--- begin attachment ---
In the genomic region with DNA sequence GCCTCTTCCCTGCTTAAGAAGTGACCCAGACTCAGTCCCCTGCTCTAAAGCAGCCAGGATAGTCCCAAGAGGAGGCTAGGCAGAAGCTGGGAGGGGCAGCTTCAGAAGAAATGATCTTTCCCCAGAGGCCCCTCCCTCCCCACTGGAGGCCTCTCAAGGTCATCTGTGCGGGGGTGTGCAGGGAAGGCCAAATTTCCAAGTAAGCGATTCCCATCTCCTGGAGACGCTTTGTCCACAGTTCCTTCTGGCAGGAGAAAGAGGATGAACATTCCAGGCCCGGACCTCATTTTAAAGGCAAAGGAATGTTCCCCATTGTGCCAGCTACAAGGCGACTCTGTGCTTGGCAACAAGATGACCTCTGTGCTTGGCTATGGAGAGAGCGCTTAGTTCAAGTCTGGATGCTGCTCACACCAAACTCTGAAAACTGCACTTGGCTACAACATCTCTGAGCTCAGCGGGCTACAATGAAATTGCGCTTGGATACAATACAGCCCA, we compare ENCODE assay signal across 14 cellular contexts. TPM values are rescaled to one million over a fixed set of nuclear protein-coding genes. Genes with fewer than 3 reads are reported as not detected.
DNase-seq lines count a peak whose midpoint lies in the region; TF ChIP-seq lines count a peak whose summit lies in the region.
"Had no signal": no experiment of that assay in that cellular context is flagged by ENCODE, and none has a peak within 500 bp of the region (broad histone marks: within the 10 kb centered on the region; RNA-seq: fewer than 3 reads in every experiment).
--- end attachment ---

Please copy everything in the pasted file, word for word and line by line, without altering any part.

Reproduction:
In the genomic region with DNA sequence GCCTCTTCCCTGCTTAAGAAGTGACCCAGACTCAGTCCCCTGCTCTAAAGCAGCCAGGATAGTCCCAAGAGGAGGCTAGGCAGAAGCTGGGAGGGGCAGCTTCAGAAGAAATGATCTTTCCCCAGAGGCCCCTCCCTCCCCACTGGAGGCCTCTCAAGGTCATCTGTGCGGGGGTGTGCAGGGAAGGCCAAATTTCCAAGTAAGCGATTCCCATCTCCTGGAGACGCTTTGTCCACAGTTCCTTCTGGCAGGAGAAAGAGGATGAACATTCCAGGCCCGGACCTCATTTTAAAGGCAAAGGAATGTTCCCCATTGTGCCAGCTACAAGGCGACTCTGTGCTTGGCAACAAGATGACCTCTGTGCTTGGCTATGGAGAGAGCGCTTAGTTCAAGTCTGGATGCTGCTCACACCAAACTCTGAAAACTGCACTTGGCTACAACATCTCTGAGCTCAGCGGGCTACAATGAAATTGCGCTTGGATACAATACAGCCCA, we compare ENCODE assay signal across 14 cellular contexts. TPM values are rescaled to one million over a fixed set of nuclear protein-coding genes. Genes with fewer than 3 reads are reported as not detected.
DNase-seq lines count a peak whose midpoint lies in the region; TF ChIP-seq lines count a peak whose summit lies in the region.
"Had no signal": no experiment of that assay in that cellular context is flagged by ENCODE, and none has a peak within 500 bp of the region (broad histone marks: within the 10 kb centered on the region; RNA-seq: fewer than 3 reads in every experiment).